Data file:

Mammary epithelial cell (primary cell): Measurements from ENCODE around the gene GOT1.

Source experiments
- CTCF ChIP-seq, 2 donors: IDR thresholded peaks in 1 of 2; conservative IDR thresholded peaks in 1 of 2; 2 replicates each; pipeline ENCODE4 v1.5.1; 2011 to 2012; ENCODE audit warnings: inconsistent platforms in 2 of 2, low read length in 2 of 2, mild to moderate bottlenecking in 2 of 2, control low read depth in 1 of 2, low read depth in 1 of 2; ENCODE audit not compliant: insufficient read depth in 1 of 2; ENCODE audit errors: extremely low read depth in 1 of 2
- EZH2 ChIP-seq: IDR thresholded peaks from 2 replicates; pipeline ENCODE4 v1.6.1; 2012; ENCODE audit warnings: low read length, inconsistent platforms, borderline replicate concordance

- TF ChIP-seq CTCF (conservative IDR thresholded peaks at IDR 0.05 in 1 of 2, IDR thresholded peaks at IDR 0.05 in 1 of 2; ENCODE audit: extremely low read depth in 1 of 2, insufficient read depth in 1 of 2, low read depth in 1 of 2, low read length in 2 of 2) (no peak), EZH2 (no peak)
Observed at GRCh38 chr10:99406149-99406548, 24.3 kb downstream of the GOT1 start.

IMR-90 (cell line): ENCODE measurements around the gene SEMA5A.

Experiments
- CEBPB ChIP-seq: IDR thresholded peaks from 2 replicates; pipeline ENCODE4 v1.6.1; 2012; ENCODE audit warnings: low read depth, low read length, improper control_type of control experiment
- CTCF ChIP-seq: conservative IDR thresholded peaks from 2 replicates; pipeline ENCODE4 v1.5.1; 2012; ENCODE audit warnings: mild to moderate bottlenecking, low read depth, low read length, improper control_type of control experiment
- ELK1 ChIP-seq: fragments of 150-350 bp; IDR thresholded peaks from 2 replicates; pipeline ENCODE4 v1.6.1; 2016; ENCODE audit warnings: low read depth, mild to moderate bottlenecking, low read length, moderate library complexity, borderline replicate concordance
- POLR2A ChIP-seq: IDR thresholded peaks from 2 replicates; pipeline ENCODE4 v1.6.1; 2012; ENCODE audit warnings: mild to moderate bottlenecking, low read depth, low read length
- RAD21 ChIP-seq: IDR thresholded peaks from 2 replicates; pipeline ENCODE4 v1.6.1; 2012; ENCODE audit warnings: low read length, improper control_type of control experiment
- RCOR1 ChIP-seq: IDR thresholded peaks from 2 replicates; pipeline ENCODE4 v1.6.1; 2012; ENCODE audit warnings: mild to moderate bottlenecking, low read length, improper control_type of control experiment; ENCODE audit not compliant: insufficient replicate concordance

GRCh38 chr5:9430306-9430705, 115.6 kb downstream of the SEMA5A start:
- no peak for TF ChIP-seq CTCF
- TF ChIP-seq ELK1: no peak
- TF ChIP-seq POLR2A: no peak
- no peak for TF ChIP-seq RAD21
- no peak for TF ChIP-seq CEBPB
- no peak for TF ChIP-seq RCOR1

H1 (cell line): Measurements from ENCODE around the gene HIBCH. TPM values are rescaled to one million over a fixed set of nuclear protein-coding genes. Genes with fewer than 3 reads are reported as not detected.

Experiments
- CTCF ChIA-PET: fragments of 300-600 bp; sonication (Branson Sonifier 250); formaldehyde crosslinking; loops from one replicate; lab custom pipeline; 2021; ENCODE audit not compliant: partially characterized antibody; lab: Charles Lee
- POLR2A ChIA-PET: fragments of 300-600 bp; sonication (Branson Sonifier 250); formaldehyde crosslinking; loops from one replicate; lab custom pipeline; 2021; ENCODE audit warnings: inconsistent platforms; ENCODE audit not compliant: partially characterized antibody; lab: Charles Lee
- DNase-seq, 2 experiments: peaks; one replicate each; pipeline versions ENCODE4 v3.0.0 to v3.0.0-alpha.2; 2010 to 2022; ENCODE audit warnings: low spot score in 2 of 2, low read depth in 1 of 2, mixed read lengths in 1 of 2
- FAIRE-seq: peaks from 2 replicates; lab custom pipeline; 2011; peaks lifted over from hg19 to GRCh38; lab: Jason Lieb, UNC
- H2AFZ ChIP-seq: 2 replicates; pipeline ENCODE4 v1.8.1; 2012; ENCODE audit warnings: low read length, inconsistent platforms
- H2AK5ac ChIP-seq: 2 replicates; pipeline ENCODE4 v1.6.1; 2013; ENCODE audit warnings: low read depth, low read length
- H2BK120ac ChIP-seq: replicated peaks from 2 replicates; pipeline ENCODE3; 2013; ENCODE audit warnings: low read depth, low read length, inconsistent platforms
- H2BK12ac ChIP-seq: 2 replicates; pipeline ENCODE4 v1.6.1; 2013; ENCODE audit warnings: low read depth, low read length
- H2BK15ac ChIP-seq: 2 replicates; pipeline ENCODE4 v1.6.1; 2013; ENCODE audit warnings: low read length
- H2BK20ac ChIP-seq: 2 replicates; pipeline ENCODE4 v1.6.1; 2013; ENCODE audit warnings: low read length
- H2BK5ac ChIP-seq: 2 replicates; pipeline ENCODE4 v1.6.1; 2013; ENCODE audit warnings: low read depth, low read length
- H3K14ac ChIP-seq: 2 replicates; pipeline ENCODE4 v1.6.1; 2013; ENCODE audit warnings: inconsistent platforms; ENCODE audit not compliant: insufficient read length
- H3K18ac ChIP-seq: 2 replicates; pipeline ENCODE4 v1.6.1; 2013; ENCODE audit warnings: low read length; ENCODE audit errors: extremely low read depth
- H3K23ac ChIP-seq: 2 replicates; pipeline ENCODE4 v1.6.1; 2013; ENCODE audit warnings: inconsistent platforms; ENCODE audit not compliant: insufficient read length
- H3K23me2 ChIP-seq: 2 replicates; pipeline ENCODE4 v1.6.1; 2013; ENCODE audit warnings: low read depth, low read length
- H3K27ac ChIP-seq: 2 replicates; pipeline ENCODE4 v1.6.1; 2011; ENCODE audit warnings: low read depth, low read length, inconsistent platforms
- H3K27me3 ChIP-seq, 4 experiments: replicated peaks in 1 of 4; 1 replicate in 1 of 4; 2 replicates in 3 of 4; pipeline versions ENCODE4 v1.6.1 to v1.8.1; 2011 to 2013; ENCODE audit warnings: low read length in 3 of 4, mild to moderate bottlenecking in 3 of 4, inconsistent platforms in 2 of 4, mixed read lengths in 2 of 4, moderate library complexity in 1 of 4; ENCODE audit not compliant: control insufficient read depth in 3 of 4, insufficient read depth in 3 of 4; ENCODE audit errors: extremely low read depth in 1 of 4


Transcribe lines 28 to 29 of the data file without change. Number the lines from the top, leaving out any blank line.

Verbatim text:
- H2AFZ ChIP-seq: 2 replicates; pipeline ENCODE4 v1.8.1; 2012; ENCODE audit warnings: low read length, inconsistent platforms
- H2AK5ac ChIP-seq: 2 replicates; pipeline ENCODE4 v1.6.1; 2013; ENCODE audit warnings: low read depth, low read length